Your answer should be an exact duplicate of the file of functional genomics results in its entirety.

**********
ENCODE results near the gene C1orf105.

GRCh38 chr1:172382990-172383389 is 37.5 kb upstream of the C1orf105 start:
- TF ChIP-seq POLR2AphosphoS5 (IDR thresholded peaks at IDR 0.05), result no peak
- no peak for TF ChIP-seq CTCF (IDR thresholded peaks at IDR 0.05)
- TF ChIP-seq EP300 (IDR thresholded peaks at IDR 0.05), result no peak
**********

ENCODE results near the gene C1orf105.

GRCh38 chr1:172382990-172383389 is 37.5 kb upstream of the C1orf105 start:
- TF ChIP-seq POLR2AphosphoS5 (IDR thresholded peaks at IDR 0.05), result no peak
- no peak for TF ChIP-seq CTCF (IDR thresholded peaks at IDR 0.05)
- TF ChIP-seq EP300 (IDR thresholded peaks at IDR 0.05), result no peak